At least I think that’s what Raghuram Rajan is saying:
In fact, today’s economic troubles are not simply the result of inadequate demand but the result, equally, of a distorted supply side. For decades before the financial crisis in 2008, advanced economies were losing their ability to grow by making useful things. But they needed to somehow replace the jobs that had been lost to technology and foreign competition and to pay for the pensions and health care of their aging populations. So in an effort to pump up growth, governments spent more than they could afford and promoted easy credit to get households to do the same. The growth that these countries engineered, with its dependence on borrowing, proved unsustainable.
Rather than attempting to return to their artificially inflated gdp numbers from before the crisis, governments need to address the underlying flaws in their economies.
So it’s 50% demand shortfall. Given that NGDP growth since mid-2008 has been the lowest since Herbert Hoover was president, I’d say it’s more like 70% demand-side, at least in the US. But let’s put that issue aside. I agree with Rajan that we have a huge demand-side problem. The question is what to do about it. Rajan seems to be saying “nothing.”
1. No one I know is claiming that we should target the pre-2008 RGDP trend line.
2. If borrowing is the problem, leisure (i.e. unemployment) isn’t the solution. Rather we need to work harder in sectors determined by market forces, not governments.
3. Elsewhere Rajan focuses on how attempts to reflate spending might lead to wasteful projects. That argument may apply to fiscal stimulus, but I can’t see how it would apply to monetary stimulus aimed at boosting NGDP, which did not involve buying unconventional assets.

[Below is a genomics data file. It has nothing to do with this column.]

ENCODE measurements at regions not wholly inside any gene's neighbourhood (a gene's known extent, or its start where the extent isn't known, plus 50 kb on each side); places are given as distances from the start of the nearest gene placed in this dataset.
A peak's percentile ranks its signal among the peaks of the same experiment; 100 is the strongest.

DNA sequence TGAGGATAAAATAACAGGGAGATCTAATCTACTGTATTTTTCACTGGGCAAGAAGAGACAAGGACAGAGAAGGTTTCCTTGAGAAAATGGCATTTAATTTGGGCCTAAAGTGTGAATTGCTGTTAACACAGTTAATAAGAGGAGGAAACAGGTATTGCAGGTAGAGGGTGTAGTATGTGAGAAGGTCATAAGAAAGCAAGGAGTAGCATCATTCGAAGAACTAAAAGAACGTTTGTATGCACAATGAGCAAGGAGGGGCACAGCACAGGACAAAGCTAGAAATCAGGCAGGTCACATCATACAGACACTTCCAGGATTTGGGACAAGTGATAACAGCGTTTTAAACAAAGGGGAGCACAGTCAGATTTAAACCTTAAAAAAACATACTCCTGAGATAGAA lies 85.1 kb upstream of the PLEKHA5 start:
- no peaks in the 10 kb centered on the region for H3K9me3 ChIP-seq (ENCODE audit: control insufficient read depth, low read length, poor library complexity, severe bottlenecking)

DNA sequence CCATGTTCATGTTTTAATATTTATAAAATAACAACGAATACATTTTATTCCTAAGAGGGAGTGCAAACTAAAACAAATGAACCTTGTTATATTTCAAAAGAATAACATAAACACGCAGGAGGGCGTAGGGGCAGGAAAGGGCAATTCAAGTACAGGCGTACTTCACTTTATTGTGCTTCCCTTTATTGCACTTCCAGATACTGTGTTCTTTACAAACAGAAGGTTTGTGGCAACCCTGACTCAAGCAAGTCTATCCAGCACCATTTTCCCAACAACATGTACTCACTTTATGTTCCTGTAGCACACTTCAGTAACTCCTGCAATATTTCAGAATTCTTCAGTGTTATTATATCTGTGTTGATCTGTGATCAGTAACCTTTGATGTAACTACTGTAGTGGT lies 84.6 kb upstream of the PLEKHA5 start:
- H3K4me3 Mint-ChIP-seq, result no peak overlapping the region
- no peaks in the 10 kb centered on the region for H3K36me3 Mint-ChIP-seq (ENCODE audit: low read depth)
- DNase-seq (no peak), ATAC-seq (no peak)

I’m not as negative on this piece as some on the left. I agree that recessions are great times to do long term structural reforms. But millions are needlessly unemployed right now due to the demand shortfall that both Rajan and I think is massive. Why leave them hanging while we are going about our structural reforms? I read the entire essay and could find no persuasive answer to that question.
PS. I also find it interesting that Tyler Cowen says we need some additional monetary stimulus, but keeps raving about essays that take the opposite position. In one sense that reflects well on him, he is well known for having the unusual ability to look past things that annoy him and find gems of wisdom in papers that may also be highly flawed. But I’m not going to let him off the hook on this one:
Every paragraph of his piece is excellent,”
Does that include the paragraphs where he argues against monetary stimulus, despite the demand shortfall?
PPS. There are times where Rajan seems to equate easy money and easy credit. And he teaches at the school that Milton Friedman made famous!